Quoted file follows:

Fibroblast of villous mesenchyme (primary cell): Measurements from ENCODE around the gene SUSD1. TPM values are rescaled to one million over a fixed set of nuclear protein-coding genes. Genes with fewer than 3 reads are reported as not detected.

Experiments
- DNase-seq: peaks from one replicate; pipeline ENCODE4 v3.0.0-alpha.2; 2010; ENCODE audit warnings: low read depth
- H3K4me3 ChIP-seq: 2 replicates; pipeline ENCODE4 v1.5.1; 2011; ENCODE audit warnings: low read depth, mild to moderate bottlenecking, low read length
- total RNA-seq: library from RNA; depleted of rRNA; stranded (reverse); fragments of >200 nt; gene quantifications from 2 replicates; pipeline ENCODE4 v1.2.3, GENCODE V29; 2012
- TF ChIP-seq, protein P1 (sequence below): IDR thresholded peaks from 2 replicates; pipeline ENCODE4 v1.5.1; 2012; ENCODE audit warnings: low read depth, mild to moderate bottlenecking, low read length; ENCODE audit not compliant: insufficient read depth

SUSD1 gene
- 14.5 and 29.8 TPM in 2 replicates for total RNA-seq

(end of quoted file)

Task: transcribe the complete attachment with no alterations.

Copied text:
Fibroblast of villous mesenchyme (primary cell): Measurements from ENCODE around the gene SUSD1. TPM values are rescaled to one million over a fixed set of nuclear protein-coding genes. Genes with fewer than 3 reads are reported as not detected.

Experiments
- DNase-seq: peaks from one replicate; pipeline ENCODE4 v3.0.0-alpha.2; 2010; ENCODE audit warnings: low read depth
- H3K4me3 ChIP-seq: 2 replicates; pipeline ENCODE4 v1.5.1; 2011; ENCODE audit warnings: low read depth, mild to moderate bottlenecking, low read length
- total RNA-seq: library from RNA; depleted of rRNA; stranded (reverse); fragments of >200 nt; gene quantifications from 2 replicates; pipeline ENCODE4 v1.2.3, GENCODE V29; 2012
- TF ChIP-seq, protein P1 (sequence below): IDR thresholded peaks from 2 replicates; pipeline ENCODE4 v1.5.1; 2012; ENCODE audit warnings: low read depth, mild to moderate bottlenecking, low read length; ENCODE audit not compliant: insufficient read depth

SUSD1 gene
- 14.5 and 29.8 TPM in 2 replicates for total RNA-seq